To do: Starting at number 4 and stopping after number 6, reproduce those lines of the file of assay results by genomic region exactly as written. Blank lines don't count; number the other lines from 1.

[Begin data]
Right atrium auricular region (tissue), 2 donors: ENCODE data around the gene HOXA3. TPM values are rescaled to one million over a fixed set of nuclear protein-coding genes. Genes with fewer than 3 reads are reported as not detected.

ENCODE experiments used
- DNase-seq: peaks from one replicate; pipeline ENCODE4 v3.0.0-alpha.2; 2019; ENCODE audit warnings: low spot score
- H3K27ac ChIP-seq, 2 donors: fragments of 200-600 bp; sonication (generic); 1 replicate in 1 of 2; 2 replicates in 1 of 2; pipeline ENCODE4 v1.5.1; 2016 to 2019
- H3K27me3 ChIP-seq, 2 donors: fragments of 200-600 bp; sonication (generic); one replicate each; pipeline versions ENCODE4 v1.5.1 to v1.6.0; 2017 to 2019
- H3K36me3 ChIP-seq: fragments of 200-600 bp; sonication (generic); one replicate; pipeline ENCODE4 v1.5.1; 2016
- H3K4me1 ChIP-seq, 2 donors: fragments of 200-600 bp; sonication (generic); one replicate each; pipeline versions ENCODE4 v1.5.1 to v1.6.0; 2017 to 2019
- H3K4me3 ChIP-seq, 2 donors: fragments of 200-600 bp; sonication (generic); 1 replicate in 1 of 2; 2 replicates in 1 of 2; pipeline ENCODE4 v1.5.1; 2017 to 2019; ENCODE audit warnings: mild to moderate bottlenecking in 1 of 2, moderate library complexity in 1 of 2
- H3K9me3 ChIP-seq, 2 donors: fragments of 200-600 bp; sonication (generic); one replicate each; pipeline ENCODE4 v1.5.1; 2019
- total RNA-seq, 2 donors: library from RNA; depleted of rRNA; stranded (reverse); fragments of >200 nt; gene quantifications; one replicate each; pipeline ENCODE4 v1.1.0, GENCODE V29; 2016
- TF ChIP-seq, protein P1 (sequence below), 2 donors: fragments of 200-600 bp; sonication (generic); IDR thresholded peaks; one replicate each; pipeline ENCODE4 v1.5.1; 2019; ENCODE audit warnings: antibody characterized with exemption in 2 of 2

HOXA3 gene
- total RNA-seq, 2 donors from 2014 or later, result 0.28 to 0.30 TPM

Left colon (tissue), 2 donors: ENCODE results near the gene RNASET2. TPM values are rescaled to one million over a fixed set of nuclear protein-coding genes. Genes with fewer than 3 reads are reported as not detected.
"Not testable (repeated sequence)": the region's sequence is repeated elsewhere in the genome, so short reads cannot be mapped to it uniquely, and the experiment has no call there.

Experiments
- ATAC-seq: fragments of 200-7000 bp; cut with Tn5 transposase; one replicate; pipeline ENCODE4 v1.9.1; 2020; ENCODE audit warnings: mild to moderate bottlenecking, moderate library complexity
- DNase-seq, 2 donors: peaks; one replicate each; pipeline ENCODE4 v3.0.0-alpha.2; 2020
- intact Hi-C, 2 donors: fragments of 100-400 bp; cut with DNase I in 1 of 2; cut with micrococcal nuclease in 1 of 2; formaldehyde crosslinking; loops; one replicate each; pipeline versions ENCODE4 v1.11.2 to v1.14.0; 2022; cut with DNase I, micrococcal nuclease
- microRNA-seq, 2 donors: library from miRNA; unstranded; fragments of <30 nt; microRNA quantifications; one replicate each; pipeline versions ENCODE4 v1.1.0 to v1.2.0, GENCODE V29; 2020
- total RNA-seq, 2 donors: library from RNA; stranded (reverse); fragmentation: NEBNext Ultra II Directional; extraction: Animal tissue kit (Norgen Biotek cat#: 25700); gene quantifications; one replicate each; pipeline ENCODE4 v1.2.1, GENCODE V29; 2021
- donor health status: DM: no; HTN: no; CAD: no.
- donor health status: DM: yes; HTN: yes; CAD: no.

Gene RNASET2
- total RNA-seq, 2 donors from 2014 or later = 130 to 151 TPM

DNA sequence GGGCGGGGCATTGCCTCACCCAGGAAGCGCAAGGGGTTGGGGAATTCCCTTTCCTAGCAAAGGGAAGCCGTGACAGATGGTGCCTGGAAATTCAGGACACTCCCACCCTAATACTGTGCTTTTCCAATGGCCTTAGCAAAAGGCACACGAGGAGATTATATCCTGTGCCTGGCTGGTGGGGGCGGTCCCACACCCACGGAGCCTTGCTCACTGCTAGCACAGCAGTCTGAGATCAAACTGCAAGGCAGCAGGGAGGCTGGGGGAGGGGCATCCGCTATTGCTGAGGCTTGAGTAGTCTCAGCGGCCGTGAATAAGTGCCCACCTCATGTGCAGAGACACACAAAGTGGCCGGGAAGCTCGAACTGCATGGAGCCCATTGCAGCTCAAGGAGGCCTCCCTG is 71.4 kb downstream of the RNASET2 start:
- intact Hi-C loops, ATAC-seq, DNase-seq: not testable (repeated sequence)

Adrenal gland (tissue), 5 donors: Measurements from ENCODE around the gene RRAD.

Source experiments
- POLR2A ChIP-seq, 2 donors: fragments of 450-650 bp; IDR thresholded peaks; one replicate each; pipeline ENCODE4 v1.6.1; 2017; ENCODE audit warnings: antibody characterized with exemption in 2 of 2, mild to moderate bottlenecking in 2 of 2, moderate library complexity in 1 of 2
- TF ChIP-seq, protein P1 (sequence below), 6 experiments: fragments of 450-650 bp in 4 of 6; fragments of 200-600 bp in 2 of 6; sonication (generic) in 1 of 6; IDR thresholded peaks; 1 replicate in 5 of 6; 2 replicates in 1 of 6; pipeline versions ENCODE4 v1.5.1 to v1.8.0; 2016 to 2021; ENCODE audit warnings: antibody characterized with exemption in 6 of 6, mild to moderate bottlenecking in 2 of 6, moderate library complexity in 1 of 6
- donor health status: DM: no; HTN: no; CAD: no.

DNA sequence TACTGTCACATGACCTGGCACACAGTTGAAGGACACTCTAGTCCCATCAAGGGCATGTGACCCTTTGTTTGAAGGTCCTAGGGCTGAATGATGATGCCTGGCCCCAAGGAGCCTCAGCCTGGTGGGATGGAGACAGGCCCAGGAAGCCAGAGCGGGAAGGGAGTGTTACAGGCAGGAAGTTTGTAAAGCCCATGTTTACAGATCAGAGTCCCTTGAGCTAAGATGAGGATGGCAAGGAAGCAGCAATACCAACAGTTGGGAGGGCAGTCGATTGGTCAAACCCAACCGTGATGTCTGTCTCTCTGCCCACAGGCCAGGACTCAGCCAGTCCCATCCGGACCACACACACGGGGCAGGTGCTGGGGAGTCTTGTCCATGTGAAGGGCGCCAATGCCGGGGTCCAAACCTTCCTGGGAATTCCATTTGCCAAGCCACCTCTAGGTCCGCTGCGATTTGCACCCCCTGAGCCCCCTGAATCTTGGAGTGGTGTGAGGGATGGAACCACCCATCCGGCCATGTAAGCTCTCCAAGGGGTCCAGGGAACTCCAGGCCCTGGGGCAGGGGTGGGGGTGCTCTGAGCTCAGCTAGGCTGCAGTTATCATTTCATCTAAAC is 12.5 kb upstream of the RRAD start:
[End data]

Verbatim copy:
- H3K27ac ChIP-seq, 2 donors: fragments of 200-600 bp; sonication (generic); 1 replicate in 1 of 2; 2 replicates in 1 of 2; pipeline ENCODE4 v1.5.1; 2016 to 2019
- H3K27me3 ChIP-seq, 2 donors: fragments of 200-600 bp; sonication (generic); one replicate each; pipeline versions ENCODE4 v1.5.1 to v1.6.0; 2017 to 2019
- H3K36me3 ChIP-seq: fragments of 200-600 bp; sonication (generic); one replicate; pipeline ENCODE4 v1.5.1; 2016